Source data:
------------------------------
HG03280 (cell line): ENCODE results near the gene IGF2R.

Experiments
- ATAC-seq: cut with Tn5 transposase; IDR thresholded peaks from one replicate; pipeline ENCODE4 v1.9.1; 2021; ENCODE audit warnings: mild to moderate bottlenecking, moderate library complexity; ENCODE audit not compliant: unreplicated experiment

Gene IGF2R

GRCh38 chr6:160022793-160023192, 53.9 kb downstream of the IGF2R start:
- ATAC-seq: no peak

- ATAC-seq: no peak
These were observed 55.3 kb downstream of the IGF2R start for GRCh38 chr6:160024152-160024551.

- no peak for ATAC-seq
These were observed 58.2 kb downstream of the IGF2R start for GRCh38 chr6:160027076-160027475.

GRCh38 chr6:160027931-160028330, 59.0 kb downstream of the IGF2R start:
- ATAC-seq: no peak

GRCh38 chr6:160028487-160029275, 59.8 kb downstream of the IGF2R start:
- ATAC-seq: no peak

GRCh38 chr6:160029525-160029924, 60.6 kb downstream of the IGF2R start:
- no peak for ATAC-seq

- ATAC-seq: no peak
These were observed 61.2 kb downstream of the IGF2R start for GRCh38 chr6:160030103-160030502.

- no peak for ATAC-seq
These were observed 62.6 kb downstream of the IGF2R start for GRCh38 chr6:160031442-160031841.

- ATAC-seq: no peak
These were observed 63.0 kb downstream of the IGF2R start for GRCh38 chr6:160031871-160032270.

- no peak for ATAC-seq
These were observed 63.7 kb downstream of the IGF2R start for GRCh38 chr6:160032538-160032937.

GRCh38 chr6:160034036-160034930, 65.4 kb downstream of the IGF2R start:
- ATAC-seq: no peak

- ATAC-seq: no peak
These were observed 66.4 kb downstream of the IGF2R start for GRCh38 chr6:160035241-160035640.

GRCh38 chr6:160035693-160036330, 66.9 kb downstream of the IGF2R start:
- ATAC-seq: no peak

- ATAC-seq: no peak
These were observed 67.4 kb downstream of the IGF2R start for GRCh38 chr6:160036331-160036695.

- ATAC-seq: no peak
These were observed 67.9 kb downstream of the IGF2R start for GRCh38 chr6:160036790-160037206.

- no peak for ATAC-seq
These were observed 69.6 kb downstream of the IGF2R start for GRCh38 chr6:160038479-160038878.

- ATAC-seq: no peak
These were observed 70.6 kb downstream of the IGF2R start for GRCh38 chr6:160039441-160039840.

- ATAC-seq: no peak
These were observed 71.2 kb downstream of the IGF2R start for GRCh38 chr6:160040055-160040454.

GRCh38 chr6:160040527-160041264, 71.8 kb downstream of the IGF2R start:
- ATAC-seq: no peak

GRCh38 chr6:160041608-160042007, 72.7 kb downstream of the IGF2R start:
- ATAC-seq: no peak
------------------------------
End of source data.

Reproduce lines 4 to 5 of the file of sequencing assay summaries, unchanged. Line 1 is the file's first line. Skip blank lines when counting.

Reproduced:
Gene IGF2R

GRCh38 chr6:160022793-160023192, 53.9 kb downstream of the IGF2R start: